That was also the reason why so many retailers discounted shirt prices even in the days leading up to the final. While the bigger chains and online stores discounted supporters’ shirts, independent retailers responding to our survey (see here) said that they mainly discounted replica wear. Interestingly, one of the reasons mentioned for discounting was to be able to compete with cheap counterfeit prices.
Should they have stock left after next Monday, some retailers say they will keep it on their shelves as there will be a demand for ‘Bok supporter wear throughout the year, while others are planning on adding it to their Black Friday offering.
That is, IF they have stock left.
Because in that week before the final we were all given hope and a renewed belief that the South African can-do spirit can confound all the pundits to achieve the impossible – and be crowned the best team in the world after being ranked #5 in the world before the World Cup tournament. Compared to that achievement a massive economic and retail turnaround doesn’t sound so far-fetched.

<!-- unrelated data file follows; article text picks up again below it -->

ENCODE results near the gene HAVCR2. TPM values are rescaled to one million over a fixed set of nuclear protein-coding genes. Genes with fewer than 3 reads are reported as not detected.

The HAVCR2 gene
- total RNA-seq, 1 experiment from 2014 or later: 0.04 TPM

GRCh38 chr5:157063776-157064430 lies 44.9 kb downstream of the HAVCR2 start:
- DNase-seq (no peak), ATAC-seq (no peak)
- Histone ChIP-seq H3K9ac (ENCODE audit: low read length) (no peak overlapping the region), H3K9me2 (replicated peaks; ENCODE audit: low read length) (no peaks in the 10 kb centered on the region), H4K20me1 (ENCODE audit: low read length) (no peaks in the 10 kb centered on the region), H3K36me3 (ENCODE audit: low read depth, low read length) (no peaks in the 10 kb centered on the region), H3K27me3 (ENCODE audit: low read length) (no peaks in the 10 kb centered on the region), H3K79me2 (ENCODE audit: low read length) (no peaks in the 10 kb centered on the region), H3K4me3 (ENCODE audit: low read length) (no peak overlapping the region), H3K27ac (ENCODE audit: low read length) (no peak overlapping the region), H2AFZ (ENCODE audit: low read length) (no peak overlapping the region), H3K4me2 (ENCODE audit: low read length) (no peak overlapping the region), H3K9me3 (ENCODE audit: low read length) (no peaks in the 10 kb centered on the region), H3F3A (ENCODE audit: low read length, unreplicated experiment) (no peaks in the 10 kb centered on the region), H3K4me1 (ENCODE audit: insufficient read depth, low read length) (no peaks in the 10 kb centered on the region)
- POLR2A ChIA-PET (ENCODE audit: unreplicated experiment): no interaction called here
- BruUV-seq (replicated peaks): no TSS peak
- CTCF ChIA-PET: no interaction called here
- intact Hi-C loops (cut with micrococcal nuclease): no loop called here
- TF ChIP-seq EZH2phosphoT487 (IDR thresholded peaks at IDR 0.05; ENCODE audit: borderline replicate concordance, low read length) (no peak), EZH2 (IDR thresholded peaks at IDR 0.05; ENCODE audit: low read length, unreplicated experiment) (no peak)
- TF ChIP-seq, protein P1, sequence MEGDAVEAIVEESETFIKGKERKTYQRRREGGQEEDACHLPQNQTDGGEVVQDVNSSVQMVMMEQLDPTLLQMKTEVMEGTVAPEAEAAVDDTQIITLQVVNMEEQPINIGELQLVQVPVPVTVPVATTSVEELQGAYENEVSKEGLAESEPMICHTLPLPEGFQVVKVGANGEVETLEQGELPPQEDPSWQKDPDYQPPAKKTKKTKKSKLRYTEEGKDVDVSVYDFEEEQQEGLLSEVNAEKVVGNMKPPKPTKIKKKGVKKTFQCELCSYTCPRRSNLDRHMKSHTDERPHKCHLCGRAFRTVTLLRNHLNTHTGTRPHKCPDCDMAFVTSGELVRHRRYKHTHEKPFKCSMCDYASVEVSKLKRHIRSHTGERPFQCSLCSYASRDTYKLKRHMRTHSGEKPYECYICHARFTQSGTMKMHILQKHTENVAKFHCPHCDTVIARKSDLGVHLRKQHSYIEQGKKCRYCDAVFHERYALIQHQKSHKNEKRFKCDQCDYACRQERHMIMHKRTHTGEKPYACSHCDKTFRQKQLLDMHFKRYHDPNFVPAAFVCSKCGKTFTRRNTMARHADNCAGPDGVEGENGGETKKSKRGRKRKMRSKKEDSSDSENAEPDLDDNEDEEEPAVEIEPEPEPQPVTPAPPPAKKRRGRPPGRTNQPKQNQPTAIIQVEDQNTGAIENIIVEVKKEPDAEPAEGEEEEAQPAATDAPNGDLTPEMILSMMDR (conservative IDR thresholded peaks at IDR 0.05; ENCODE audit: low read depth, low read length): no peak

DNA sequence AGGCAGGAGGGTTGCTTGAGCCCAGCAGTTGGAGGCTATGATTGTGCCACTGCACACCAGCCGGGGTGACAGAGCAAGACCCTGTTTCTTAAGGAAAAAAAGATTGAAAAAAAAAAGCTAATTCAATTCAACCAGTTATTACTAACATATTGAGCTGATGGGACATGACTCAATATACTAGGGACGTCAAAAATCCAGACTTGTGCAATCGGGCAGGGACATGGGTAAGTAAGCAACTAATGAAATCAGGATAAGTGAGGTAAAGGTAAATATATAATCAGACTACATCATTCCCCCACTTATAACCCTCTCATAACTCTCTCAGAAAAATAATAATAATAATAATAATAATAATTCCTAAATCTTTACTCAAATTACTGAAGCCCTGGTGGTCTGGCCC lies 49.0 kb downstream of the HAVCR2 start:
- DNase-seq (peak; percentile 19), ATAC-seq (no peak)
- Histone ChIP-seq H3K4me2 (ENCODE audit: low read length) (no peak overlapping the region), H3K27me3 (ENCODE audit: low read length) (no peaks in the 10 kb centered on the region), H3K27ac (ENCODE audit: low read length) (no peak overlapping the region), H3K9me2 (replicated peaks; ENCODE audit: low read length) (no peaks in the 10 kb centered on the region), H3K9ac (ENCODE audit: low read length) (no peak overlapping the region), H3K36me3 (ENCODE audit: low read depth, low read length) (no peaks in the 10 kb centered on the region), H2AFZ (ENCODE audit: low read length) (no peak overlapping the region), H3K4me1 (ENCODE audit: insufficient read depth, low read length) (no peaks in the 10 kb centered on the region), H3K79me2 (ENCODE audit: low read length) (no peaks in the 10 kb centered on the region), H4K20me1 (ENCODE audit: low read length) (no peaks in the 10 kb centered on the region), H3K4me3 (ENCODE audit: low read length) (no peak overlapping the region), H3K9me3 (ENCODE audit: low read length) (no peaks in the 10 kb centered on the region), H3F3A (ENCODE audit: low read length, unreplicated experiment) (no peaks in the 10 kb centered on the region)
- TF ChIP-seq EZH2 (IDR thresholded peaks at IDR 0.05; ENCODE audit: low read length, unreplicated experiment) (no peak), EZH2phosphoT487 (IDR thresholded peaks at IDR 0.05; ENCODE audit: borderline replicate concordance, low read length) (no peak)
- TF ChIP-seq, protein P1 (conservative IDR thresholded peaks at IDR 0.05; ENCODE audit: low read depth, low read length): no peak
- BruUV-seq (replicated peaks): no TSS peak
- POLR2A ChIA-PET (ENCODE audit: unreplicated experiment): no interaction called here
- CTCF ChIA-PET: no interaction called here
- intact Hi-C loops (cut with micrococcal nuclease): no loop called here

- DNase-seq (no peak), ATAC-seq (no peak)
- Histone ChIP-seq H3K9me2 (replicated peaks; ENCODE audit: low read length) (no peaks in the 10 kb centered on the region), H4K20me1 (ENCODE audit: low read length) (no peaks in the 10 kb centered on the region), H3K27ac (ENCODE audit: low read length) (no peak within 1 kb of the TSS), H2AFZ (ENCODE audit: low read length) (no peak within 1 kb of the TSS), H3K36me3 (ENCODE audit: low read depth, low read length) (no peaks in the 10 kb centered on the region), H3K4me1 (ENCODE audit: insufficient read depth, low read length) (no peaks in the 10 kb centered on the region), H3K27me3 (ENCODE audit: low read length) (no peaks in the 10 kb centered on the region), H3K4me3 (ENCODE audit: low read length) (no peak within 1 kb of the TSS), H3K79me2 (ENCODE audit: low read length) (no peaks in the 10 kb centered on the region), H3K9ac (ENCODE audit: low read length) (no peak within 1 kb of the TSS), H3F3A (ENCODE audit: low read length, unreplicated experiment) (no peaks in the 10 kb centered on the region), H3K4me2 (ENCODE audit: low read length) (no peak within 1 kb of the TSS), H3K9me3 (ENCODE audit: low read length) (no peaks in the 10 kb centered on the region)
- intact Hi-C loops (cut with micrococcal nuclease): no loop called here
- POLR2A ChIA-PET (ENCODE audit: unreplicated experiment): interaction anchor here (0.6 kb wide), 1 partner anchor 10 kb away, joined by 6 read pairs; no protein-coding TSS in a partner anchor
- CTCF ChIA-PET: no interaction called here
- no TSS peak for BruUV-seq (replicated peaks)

When a youngster from a village that nobody has ever heard of, who grew up so poor that he often went without food and had to walk 10km to school, becomes the first Springbok to score a World Cup try, everything becomes possible. Even if Makazole Mapimpi himself didn’t believe his classmates when they told him he is destined for rugby greatness.
When a young boy who had to sleep on the floor and often went hungry – until he was exposed to proper nutrition after winning a rugby bursary to Grey High School in Port Elizabeth – becomes the first black Springbok captain to lead a team to World Cup victory, the unimaginable becomes reality.
The symbolism of Siya Kolisi lifting the Webb Ellis Cup stretches so far beyond a victory in the IRB World Cup – momentous as that is.
It has so many similarities to 1995 when Pres. Nelson Mandela united a divided nation in celebration when he presented the trophy to captain Francois Pienaar, both wearing the #6 jersey. That gave us hope for a united country and finally silenced those who predicted that South Africa was on the brink of a civil war, at best, or genocide, at worst. We became the benchmark for reconciliation throughout the world.